Dr Austin Zeiderman, Associate Professor of Geography, has recently published a new paper with the journal, Anthropological Quarterly.

Entitled “Concrete Peace: Building Security through Infrastructure in Colombia”, the paper highlights the real-and-imaginary work of building a “concrete peace” through the construction of infrastructure, situated in the context of building post-conflict Colombia.

You can access the paper here, and its abstract attached below.

Public and scholarly debates in Colombia have often framed the work required to achieve peace as la construcción del posconflicto, or “the construction of the post-conflict.” This focuses attention on the imperative to build the legal and bureaucratic institutions necessary for transcending a half-century of violence and ensuring a stable and lasting transition. At the same time, this framing also encapsulates the work of building post-conflict Colombia in a physical sense. Focusing on a nationwide process of development aimed at laying the infrastructural foundations of “the Colombia of the future,” this article examines the expectations attached to the built environment at this critical conjuncture. Taking inspiration from a felicitous phrase coined by the Ministry of Transport’s Twitter account, #PazEnConcreto, it highlights the real-and-imaginary work of building a “concrete peace” through the construction of roads, airports, and bridges. By analyzing infrastructure projects expected to mediate the transition to a new stage of history, the first objective is to examine the cultural, political, and economic logics according to which Colombia’s future has been imagined and built. The second objective is to consider what this case suggests about the political agency of the material world in the domain of violence, peace, and security. As a notoriously intractable armed conflict continues alongside periodic peacebuilding efforts, substances like concrete, and the construction projects they support, become material and symbolic resources in the struggle to control a deeply uncertain process of historical change.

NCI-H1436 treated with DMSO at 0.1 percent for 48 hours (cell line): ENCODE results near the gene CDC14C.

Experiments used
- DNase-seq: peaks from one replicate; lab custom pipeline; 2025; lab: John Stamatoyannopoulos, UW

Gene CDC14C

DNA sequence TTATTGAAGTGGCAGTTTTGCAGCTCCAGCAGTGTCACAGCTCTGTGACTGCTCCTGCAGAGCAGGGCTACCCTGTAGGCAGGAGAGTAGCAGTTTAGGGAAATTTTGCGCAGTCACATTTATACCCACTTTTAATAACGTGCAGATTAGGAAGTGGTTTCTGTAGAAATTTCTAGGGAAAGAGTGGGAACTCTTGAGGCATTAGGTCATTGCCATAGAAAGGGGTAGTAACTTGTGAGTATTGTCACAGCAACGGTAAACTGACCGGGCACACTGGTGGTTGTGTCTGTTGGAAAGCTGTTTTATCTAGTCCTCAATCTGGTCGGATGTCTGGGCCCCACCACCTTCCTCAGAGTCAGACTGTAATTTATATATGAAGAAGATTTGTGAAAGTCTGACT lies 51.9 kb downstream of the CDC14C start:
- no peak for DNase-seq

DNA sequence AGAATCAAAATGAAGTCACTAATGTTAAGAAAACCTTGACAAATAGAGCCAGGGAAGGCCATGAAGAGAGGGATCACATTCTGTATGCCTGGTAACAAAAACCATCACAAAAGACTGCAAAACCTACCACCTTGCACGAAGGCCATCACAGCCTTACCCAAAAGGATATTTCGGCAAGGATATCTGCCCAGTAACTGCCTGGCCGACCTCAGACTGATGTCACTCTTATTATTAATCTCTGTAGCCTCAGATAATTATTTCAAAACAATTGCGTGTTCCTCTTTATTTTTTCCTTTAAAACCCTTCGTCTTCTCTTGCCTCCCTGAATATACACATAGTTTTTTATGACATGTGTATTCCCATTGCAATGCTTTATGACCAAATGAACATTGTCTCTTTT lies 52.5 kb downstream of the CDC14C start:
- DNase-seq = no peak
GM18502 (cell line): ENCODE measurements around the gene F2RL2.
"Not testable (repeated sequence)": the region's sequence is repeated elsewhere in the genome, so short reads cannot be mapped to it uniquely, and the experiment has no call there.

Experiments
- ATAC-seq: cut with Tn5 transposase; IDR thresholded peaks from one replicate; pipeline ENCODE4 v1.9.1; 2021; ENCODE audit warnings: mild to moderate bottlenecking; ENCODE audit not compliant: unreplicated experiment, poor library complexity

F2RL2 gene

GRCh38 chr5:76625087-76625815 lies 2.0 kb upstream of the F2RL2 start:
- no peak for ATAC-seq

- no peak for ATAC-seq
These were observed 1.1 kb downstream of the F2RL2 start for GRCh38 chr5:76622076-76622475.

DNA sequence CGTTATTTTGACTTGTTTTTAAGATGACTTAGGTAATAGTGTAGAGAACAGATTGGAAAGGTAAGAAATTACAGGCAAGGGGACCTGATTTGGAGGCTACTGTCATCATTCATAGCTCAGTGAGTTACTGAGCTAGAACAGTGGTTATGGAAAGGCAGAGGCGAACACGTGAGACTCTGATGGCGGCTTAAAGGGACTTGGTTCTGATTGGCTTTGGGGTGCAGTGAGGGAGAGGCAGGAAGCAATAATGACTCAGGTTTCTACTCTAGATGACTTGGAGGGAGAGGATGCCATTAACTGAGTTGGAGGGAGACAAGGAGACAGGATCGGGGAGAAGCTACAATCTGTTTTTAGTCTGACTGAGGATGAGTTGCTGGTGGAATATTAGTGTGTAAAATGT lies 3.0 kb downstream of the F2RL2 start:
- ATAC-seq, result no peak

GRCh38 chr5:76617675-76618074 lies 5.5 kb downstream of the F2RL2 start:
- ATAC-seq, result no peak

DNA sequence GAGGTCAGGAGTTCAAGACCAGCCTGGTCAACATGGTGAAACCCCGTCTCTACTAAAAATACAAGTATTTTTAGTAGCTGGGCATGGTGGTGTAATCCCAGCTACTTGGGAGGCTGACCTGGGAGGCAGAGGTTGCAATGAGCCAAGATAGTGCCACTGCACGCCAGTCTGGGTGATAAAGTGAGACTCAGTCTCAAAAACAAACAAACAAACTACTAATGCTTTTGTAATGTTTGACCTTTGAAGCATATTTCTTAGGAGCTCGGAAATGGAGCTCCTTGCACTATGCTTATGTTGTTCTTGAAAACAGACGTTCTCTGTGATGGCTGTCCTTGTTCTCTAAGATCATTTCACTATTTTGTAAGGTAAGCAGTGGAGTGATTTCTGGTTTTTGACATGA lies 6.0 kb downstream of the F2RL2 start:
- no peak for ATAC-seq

Austin Zeiderman